|Image reference: http://www.vegetablesinfo.com/okra
It has a controversial history and the story of how it spread around the world is quite fascinating. It seems to have originated in Africa and spread to Asia and the Middle East, and later to the Americas on-board slave ships. The Europeans don’t seem to have taken to it but most other peoples around the world welcomed the vegetable, with all its slickness, aboard their palate! I could not find the exact date of its arrival on the sub-continent shores but it seems to have made its way through the middle-east. Indians, of course, have adopted it in their diet and there is hardly a community which does not dish out a tasty Bhendi fare. For a quick glance at its anecdotal history check out this excellent piece by Vikram Doctor: (http://economictimes.indiatimes.com/features/corporate-dossier/ladys-finger-how-it-grew-into-one-of-the-worlds-most-versatile-veggies/articleshow/20463186.cms).
The medical benefits range from stabilizing blood-sugar levels to helping prevent constipation and from binding excess cholesterol and toxins to being an excellent agent for feeding probiotic bacteria in the intestinal tract. It seems to even work on people who are feeling weak and exhausted or are suffering from depression. The specific medical ailments that it addresses are the following: Acid Reflux, Constipation, Asthma, Atherosclerosis (Heart Disease), Colo-rectal Cancer, Capillary fragility, Cataract, Cholesterol, High Homocysteine and Multiple Sclerosis. If such a wide range of afflictions can be taken on by the slender Okra, either in prevention or in cure, we have no choice but to salute it! For a more detailed discussion on the health benefits that are attributed to Bhendi, and the list is pretty exhaustive, please read this very informative blog by S. V. Saibaba (http://svsaibaba.blogspot.in/2011/11/health-benefits-of-okra-ladys-finger.html) who in turn, has based his facts primarily on the research of Ms. Sylvia Zook, Ph.D (Nutrition), University of Illinois, USA.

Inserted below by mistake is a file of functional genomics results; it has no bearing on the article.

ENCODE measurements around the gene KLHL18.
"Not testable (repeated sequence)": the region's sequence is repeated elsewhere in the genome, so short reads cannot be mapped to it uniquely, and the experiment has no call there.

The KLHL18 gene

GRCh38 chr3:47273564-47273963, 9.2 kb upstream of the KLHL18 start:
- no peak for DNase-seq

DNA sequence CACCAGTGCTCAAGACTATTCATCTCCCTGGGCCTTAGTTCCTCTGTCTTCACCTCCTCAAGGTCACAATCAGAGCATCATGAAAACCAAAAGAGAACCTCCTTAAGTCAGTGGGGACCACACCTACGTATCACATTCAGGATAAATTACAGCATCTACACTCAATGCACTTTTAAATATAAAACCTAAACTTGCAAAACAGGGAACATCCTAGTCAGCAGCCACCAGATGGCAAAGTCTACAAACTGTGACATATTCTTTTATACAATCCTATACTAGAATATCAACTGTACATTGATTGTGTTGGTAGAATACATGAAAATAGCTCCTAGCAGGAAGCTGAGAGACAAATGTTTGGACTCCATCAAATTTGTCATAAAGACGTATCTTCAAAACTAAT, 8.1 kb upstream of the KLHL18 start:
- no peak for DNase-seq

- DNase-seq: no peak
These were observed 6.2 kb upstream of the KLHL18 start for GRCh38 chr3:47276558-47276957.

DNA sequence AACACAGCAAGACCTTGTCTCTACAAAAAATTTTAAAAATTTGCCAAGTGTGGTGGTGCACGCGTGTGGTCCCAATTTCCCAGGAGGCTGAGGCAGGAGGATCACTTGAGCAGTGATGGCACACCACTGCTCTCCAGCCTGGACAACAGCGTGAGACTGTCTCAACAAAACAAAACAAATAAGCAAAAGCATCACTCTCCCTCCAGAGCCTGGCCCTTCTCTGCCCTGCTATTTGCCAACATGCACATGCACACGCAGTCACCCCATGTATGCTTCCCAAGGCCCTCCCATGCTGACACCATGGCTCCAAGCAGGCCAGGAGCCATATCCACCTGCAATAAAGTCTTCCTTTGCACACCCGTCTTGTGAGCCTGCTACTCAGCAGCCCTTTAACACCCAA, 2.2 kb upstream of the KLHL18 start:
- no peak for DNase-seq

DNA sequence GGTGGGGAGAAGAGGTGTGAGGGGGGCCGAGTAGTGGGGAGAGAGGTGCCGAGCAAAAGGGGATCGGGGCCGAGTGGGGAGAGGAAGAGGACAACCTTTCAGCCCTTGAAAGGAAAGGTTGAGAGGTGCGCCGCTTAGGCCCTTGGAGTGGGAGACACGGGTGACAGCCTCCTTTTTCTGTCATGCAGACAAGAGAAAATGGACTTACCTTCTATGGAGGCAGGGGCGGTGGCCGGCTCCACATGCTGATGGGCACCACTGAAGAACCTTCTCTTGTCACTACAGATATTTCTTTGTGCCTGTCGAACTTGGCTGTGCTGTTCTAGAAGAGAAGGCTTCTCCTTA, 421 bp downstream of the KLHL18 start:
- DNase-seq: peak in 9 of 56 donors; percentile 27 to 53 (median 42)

The injection of Okra in your diet can only do good for you, though the best benefits can be derived if eaten raw or in a slight cooked form. Okra has been glorified by many: American Food Writer, Robb Walsh, entitled an essay on Okra entitled “Pods of the Gods”. In praise of soul food Roy Blount Jr. wrote a famous song on Okra; the last two lines are at their bluesy best:
"You can have strip pokra
Give me a nice girl and a dish of okra"
So, the next time you are in the market and turn up your nose at the Lady’s Finger be very discreet. And, yes, I still have not discovered how the term Lady’s Finger was actually invented. If anyone out there does, please send me the information.